I packed the hospital bag the other day. Our baby isn’t due for at least a month, but it gave me a constructive focus for my nervous energy. I have a lot of sciatic pain at the minute, which makes sleeping difficult, so I usually lay awake half the night. Something about three in the morning makes one’s thoughts repetitive, have you ever noticed that? It’s like the brain is too tired to fuel new journeys for the train of thought, so the train runs on a circular track. After a week of nights of the train stuck on the “what would I do if I was in labor right now” track I finally packed the bag. I haven’t packed a hospital bag of this sort since 2008. In England I was always home within a few hours and could probably have brought just the carseat and a camera. Packing was surprisingly easy after doing it in my head 74 times.
I went into Hugh and his baby brother’s room and opened the top drawer to find two little onesies and a sleeper or two to bring for baby. I picked up the tiniest, softest blue pajamas you’ve ever seen and folded them in a little micro-stack for the bag, lining up two tiny sleeves and two tiny legs and bending the bitty waist. And without warning I was struck with the incredible miracle that is a baby. Holding that little sleeper in my hand and feeling the kicks and pokes of my son deep inside me, it was suddenly astounding to me that God crafts each unique child and brings them into the world in the way he does. Sometimes we can take it so for granted, this beautiful, continual creation of life. After all, it’s a miracle that happens 375,000 times per day.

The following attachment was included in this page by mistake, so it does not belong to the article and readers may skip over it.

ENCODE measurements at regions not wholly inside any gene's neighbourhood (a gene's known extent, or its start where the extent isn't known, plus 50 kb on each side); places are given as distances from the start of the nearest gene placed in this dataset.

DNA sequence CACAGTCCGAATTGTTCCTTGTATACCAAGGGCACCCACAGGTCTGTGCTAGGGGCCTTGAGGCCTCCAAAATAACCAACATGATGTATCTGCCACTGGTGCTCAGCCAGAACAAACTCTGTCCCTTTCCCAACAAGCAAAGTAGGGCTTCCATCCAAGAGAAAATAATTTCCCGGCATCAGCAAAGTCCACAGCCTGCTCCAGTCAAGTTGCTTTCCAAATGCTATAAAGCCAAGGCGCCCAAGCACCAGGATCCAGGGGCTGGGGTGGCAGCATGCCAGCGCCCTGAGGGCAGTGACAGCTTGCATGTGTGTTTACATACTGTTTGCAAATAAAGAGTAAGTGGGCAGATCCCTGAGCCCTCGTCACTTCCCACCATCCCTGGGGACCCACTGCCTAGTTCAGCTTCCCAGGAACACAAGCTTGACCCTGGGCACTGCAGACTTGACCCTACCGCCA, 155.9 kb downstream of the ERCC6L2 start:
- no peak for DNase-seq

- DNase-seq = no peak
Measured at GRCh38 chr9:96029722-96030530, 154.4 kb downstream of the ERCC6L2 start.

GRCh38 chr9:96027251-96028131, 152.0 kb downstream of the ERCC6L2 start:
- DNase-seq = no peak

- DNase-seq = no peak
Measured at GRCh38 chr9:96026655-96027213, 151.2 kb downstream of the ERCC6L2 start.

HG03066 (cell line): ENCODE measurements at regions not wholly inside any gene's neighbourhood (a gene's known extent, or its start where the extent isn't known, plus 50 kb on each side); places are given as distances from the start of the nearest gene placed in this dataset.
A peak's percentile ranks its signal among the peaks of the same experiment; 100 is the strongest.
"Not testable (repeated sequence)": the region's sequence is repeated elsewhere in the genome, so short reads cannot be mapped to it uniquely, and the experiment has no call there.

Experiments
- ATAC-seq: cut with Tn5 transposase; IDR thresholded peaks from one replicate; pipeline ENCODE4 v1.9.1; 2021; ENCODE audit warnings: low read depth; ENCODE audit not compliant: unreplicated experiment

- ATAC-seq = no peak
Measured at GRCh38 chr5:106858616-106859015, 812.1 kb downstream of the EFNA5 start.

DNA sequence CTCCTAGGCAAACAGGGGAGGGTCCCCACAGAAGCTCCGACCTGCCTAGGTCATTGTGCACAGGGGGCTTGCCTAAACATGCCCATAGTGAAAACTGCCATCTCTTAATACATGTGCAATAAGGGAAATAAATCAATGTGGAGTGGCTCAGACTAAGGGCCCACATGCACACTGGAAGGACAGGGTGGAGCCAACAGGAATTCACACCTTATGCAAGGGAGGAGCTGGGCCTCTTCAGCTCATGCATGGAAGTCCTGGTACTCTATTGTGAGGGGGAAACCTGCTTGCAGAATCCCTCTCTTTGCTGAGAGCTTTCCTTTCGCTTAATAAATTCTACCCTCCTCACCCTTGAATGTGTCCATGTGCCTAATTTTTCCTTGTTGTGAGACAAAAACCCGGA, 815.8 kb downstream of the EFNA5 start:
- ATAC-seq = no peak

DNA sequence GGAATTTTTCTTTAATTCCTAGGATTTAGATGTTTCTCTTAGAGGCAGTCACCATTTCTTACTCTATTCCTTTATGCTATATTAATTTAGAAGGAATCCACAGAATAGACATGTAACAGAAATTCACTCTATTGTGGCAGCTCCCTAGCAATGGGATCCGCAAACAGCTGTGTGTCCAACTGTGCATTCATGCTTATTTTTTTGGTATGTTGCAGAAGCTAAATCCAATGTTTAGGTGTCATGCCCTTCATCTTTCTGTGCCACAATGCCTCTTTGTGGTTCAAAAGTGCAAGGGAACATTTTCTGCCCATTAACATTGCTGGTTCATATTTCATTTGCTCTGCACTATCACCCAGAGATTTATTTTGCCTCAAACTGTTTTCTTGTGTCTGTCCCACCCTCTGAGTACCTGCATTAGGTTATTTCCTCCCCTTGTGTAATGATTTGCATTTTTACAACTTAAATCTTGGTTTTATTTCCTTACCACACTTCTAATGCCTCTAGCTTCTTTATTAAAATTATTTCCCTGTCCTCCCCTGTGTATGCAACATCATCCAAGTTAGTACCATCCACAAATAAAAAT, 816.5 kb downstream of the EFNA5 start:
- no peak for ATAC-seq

And I can get so caught up in the pain and fatigue of pregnancy that sometimes I lower my gaze to that and forget the tremendous, indescribable privilege of carrying a child.
I made a scene at the 22 week ultrasound. I had just come through 15 grueling weeks of intense nausea and then a month of travel and exhaustion. It was a lowered-gaze kind of of day. Then the technician surprised me by suddenly putting a picture of my son’s face on the screen on the wall. I had never had this kind of ultrasound before, the 4D kind. They didn’t do this for my first in Boston; they don’t do these in England. I don’t know if I’d ever even seen one. I didn’t know what was coming. And suddenly, there he was. Curled up, his little face resting on one tiny hand. I cried. That’s no blob of tissue. That’s my baby.
I remember a conversation I had with my husband during the worst of the nausea last spring. He said something about how he wished it wasn’t so hard for me. “I would trade places with you in a second!” I said. And then instantly wanted to snatch back those words. “No, I wouldn’t, I wouldn’t!” I wished so much I hadn’t said it, hadn’t implied even for a second that his is the more blessed place. Because it isn’t true. No one ever gets to experience the miracle like we mothers do. It is a precious gift, a soul-rocking experience granted by God alone. I watch my body swell to nearly 200 pounds (you read that right), I struggle to cope with the nausea and fatigue and pain–and every bit of it is worth that astonishing moment when my baby appears and makes his first sound.